One of my favorite things to do is to watch what goes on around the inner harbor & the docks. I especially love to watch the choreography of the men & huge machinery as they load the log ships that come to call.
Seemingly endless parade of log trucks bring logs to the shipyard, where they will be unloaded from the trucks, put in racks alongside the ship, where they await the on-deck cranes to lift each load to its place, on the ship's deck.
The big yellow loag mover takes the entire load of logs off the truck and then puts them in racks alongside the ship, where men will attach the cables from the huge on-deck cranes to be lifted to their place on the ship's deck.
Here you can see an entire truckload of logs being picked up in one "bite", by the "monster" log mover. Meanwhile, on deck men are removing the cranes cables from the recently loaded logs, so the crane can get another batch.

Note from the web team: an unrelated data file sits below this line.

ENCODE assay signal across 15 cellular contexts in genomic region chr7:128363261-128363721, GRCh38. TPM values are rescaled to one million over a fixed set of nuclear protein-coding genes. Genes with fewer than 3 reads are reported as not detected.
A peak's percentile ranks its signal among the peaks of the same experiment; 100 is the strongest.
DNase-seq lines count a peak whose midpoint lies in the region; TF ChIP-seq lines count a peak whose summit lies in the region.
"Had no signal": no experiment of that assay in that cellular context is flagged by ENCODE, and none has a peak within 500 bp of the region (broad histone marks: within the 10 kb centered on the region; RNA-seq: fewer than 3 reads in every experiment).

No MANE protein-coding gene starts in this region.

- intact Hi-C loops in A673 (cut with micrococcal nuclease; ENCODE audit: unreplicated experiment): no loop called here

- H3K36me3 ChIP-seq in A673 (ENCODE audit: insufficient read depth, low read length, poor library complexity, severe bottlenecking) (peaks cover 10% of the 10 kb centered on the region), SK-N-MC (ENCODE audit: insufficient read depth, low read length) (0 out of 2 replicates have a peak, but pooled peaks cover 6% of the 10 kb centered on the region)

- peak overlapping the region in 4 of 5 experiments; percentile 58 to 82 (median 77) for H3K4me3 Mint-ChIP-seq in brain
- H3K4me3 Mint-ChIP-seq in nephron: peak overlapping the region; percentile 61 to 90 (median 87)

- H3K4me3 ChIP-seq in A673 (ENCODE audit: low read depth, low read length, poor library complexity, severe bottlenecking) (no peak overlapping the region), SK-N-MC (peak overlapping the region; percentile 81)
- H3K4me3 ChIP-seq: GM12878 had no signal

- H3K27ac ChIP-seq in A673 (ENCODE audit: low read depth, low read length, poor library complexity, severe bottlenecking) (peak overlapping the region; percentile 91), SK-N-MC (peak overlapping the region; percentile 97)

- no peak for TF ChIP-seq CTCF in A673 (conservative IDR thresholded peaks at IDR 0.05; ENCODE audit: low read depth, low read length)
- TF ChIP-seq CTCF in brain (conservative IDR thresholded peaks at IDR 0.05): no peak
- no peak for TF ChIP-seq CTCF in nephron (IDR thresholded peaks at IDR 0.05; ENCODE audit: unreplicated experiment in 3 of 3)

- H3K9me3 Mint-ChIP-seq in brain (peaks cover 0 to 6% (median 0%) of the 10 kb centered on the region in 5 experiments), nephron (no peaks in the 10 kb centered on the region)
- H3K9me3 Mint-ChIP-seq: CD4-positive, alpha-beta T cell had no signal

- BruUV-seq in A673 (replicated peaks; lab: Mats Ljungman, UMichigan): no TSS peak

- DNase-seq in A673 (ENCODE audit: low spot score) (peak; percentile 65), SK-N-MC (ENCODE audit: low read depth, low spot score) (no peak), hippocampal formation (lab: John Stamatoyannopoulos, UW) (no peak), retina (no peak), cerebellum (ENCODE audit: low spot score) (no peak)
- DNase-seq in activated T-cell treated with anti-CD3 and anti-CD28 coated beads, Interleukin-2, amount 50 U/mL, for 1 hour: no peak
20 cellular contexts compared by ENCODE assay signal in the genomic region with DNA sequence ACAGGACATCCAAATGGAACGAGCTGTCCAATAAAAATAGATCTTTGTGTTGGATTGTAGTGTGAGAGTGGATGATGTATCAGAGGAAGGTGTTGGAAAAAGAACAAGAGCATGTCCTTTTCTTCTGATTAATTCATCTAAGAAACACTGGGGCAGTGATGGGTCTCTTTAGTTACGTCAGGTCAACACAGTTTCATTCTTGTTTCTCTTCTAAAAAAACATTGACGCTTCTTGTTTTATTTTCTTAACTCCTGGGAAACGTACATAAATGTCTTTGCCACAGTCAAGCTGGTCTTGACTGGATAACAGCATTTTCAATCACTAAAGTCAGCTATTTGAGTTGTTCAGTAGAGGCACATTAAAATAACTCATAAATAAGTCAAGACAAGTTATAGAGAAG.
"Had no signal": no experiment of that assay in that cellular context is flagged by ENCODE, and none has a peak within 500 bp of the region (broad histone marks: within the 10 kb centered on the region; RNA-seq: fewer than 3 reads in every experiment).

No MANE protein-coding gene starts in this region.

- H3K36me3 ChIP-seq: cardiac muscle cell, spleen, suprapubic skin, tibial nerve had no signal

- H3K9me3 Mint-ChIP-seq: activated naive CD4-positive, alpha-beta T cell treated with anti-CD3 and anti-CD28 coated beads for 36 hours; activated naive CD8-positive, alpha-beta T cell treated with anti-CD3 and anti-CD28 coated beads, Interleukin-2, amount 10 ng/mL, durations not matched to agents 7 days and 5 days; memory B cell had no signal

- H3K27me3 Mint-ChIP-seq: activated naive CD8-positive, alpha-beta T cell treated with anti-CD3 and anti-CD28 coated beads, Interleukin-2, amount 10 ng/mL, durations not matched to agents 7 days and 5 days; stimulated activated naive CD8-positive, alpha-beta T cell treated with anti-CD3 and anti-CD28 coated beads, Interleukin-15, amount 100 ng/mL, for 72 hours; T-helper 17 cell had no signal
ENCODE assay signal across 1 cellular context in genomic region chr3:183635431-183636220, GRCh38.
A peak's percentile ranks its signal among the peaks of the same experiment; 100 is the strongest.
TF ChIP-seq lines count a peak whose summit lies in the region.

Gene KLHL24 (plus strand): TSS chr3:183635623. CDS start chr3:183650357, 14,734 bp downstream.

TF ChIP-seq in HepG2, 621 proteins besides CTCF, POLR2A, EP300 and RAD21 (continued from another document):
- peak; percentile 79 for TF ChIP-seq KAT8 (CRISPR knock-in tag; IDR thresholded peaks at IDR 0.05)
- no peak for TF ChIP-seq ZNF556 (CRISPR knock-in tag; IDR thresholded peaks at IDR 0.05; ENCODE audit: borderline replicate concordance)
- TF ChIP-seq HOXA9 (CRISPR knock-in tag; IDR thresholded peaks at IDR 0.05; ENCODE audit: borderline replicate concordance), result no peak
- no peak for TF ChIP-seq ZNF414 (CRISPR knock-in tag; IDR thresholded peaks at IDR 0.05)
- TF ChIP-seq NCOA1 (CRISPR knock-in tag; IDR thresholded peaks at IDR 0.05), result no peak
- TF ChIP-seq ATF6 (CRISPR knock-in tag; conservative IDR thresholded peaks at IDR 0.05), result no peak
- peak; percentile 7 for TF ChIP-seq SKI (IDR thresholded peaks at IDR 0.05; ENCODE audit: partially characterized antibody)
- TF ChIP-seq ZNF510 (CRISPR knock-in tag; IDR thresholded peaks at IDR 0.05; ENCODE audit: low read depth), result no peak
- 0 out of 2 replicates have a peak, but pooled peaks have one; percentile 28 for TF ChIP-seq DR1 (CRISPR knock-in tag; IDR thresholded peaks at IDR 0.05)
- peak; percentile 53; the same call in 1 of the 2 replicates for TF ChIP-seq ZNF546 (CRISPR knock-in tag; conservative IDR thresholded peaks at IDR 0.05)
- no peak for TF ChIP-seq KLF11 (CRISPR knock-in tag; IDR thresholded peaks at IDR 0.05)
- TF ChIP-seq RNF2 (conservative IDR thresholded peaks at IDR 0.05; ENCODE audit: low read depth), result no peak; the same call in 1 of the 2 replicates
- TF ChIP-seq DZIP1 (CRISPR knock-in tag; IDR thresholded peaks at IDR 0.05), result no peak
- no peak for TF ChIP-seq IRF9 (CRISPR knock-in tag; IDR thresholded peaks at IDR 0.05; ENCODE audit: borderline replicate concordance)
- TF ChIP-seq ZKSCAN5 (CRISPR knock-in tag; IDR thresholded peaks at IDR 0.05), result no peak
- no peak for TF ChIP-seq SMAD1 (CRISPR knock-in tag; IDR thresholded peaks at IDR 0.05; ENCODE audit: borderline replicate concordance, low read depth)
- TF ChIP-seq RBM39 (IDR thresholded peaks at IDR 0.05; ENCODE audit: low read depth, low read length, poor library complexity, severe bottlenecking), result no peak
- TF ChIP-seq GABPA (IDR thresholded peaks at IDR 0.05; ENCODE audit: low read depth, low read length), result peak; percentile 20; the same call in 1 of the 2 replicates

On ground level, to the left & right of the log mover, you can see men wrapping cables around log loads, for the cranes to lift onto the ship's deck. (can you spot the crane operator in his "safety green" jacket in the little "cockpit"?)at the base of the right hand crane?)
After the cables are wrapped around a group of logs, the big cranes lift them onto the ship's deck, placing them between the pickets. The men on deck will remove the cables so another load can be picked up below & lifted up to the top of the pile and so on, until the logs are stacked to the top of the pickets. (look how small the men on deck appear & also the crane operator, in his little compartment, just above the two green lights on the far right crane)
As soon as they fill the ship to the top of the vertical pickets, they will be ready to sail overseas to their end user.....Probably China, in this case.